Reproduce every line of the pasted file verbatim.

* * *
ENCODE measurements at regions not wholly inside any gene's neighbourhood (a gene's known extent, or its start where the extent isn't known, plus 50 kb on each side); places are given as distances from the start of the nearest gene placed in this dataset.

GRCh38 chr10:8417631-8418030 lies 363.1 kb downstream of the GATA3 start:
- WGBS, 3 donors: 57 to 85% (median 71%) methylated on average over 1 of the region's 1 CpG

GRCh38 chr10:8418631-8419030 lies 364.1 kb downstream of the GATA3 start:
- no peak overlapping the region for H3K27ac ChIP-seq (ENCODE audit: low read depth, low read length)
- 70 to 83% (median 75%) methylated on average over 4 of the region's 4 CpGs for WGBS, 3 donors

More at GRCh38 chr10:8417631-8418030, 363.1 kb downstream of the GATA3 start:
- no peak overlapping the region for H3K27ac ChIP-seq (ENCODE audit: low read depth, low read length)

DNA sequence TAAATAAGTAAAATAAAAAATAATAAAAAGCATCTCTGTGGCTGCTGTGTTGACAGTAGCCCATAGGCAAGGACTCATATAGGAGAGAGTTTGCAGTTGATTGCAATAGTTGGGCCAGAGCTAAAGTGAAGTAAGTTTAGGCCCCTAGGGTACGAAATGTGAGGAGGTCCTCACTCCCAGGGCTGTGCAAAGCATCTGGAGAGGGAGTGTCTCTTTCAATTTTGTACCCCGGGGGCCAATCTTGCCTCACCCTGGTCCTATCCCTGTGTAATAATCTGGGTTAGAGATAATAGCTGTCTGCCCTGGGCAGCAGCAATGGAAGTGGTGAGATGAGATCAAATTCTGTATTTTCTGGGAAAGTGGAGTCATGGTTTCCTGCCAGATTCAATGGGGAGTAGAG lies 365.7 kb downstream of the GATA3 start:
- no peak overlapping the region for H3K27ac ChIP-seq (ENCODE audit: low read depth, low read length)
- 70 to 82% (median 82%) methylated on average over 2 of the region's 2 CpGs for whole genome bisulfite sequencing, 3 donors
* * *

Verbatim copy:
ENCODE measurements at regions not wholly inside any gene's neighbourhood (a gene's known extent, or its start where the extent isn't known, plus 50 kb on each side); places are given as distances from the start of the nearest gene placed in this dataset.

GRCh38 chr10:8417631-8418030 lies 363.1 kb downstream of the GATA3 start:
- WGBS, 3 donors: 57 to 85% (median 71%) methylated on average over 1 of the region's 1 CpG

GRCh38 chr10:8418631-8419030 lies 364.1 kb downstream of the GATA3 start:
- no peak overlapping the region for H3K27ac ChIP-seq (ENCODE audit: low read depth, low read length)
- 70 to 83% (median 75%) methylated on average over 4 of the region's 4 CpGs for WGBS, 3 donors

More at GRCh38 chr10:8417631-8418030, 363.1 kb downstream of the GATA3 start:
- no peak overlapping the region for H3K27ac ChIP-seq (ENCODE audit: low read depth, low read length)

DNA sequence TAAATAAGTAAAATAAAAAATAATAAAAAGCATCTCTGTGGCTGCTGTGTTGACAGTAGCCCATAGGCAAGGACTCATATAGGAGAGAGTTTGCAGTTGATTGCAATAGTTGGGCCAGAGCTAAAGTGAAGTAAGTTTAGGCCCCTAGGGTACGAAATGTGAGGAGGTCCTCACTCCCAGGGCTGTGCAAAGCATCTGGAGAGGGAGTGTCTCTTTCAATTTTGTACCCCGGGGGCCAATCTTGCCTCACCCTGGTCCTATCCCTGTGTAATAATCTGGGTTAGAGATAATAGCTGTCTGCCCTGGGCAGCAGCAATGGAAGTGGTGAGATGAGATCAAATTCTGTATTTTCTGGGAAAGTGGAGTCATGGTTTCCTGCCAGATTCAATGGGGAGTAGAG lies 365.7 kb downstream of the GATA3 start:
- no peak overlapping the region for H3K27ac ChIP-seq (ENCODE audit: low read depth, low read length)
- 70 to 82% (median 82%) methylated on average over 2 of the region's 2 CpGs for whole genome bisulfite sequencing, 3 donors